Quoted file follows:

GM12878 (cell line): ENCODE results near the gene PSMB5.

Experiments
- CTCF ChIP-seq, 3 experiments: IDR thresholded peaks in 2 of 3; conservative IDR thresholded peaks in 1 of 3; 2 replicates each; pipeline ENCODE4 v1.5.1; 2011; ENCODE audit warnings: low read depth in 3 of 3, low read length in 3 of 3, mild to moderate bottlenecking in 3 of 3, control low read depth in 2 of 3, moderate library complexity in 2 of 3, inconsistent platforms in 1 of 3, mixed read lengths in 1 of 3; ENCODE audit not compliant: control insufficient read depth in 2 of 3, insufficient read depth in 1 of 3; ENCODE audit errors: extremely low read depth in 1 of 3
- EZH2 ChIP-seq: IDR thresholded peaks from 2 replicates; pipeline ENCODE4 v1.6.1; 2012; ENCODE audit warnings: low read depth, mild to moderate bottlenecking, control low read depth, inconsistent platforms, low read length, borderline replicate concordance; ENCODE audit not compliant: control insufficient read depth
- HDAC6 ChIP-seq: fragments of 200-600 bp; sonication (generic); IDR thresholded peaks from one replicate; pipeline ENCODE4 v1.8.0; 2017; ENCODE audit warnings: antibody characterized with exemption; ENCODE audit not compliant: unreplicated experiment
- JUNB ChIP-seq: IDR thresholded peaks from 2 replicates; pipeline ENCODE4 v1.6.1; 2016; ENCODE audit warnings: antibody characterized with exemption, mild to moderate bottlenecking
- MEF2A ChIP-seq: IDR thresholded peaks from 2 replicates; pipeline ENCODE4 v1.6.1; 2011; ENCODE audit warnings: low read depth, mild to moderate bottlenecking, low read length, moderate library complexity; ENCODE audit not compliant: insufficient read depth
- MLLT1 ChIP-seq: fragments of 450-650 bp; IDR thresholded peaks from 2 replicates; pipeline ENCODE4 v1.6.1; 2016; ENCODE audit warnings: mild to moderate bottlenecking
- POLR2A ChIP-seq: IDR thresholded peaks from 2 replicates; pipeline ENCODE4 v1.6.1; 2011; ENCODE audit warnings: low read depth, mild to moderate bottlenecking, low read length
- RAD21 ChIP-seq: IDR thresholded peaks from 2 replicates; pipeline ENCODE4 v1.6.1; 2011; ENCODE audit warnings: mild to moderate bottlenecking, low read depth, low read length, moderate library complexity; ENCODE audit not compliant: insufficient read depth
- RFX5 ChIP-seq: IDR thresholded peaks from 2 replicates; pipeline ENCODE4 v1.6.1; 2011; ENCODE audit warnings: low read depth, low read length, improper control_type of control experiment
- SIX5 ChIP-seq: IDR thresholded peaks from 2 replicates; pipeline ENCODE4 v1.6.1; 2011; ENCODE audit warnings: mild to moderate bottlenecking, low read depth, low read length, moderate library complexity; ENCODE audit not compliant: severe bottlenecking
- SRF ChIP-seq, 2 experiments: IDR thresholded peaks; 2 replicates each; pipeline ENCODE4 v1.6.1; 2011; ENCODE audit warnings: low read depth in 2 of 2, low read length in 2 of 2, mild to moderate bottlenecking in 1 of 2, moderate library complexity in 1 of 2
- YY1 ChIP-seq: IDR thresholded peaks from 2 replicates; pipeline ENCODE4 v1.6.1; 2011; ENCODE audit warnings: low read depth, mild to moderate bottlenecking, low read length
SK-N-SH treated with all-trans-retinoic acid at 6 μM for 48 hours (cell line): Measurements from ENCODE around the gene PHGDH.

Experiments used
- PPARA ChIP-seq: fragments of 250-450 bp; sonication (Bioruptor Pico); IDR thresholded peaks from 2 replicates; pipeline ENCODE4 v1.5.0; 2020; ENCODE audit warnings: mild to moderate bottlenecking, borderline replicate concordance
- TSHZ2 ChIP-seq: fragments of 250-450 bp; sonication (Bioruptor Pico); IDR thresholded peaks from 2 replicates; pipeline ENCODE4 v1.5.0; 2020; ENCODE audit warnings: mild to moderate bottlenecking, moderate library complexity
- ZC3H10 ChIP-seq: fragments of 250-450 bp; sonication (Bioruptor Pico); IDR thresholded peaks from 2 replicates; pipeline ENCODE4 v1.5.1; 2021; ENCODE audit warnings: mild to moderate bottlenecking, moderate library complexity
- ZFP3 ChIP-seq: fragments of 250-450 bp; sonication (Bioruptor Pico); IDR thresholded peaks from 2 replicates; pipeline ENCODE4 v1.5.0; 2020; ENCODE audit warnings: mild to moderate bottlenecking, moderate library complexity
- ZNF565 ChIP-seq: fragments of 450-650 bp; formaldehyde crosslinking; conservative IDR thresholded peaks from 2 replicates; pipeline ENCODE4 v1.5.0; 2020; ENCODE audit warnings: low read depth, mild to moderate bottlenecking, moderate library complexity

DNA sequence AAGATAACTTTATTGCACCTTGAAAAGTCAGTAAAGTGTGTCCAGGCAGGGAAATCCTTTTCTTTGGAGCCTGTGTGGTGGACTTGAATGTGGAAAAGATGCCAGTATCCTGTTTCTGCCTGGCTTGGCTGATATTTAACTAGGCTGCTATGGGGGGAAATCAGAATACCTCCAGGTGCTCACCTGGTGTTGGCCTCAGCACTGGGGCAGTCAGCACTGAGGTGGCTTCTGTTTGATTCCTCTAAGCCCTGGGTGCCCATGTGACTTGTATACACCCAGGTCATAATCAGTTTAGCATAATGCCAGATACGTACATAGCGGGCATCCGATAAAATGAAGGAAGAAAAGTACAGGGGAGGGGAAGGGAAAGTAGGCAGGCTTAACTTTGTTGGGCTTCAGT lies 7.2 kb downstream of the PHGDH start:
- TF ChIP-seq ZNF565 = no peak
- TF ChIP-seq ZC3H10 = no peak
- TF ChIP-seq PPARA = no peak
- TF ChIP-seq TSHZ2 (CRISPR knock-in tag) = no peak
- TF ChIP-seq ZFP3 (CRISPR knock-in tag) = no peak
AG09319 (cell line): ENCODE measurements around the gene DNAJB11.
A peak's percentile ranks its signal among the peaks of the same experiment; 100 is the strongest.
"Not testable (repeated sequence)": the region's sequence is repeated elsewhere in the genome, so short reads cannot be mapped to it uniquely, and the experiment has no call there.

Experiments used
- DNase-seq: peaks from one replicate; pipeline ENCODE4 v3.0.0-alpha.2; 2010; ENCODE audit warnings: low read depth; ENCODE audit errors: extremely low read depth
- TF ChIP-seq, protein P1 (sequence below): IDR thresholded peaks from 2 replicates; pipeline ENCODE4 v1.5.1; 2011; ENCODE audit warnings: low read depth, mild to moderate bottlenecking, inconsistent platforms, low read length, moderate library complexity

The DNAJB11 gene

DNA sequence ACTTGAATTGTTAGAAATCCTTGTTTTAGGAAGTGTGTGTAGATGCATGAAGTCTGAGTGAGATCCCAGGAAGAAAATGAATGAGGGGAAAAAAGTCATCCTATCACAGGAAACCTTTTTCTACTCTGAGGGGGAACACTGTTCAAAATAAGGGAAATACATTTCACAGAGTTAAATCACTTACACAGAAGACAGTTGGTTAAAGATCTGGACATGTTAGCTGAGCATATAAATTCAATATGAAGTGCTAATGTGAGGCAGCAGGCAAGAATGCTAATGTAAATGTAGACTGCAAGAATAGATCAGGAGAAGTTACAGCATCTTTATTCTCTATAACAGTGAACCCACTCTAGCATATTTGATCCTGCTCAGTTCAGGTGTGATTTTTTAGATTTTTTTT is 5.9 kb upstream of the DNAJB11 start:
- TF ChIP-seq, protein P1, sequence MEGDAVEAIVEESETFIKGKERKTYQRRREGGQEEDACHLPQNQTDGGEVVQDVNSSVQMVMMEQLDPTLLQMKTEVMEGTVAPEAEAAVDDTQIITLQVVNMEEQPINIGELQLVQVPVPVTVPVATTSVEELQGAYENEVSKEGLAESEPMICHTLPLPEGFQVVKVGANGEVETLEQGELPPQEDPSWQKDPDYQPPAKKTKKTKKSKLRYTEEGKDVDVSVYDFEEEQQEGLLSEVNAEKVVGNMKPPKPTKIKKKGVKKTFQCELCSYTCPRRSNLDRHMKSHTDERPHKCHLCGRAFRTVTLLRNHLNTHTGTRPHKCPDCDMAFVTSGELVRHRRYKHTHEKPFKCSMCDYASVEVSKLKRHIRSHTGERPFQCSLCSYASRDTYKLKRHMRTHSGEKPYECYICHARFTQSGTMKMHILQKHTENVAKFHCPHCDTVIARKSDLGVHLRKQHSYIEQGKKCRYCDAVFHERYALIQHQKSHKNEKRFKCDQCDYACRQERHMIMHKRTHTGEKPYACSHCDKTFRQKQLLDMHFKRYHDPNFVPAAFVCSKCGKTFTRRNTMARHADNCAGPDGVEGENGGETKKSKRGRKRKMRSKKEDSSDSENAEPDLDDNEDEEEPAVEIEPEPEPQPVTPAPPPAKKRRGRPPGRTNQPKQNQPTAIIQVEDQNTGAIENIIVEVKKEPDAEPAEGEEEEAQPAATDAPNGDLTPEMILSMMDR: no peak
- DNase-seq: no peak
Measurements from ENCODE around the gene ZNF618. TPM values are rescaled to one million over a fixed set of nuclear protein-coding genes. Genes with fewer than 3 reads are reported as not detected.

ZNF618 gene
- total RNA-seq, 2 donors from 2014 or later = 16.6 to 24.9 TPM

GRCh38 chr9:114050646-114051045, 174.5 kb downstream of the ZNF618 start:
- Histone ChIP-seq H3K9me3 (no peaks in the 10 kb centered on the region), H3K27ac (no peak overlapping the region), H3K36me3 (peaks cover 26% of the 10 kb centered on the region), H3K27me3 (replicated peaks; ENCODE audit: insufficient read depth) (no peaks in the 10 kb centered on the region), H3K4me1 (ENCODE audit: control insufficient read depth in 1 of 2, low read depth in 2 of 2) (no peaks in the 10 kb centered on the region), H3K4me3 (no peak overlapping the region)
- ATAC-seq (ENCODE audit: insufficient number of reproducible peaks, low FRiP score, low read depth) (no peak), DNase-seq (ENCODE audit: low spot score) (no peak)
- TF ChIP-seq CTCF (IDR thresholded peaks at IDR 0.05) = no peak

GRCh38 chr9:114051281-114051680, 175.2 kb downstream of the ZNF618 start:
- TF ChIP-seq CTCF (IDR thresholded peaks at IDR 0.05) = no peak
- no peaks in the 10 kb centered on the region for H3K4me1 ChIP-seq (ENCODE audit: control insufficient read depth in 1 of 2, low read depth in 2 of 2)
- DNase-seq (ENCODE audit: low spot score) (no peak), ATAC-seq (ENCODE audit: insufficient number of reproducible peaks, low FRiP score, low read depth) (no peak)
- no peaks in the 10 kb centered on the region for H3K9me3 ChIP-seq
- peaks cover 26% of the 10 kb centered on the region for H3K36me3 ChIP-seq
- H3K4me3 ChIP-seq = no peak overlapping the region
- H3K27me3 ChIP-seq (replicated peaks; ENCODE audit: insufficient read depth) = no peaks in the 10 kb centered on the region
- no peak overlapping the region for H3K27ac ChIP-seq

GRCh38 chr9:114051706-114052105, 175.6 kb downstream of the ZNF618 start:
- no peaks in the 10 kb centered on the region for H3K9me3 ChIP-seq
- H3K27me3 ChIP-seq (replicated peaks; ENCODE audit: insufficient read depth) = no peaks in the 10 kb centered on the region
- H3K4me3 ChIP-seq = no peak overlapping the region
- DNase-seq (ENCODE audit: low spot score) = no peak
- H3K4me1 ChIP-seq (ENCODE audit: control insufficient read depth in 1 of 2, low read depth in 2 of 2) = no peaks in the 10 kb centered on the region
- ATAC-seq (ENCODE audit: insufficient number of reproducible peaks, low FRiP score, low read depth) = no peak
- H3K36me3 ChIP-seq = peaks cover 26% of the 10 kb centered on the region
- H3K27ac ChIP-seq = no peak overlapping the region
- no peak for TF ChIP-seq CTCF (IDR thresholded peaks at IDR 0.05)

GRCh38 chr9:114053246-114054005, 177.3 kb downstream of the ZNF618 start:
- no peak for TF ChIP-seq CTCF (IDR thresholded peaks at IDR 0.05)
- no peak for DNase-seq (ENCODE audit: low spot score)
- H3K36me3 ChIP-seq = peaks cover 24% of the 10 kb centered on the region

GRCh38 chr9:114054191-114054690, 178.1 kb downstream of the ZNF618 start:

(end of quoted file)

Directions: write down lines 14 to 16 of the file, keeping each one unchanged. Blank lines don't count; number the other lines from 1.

- YY1 ChIP-seq: IDR thresholded peaks from 2 replicates; pipeline ENCODE4 v1.6.1; 2011; ENCODE audit warnings: low read depth, mild to moderate bottlenecking, low read length
SK-N-SH treated with all-trans-retinoic acid at 6 μM for 48 hours (cell line): Measurements from ENCODE around the gene PHGDH.

Experiments used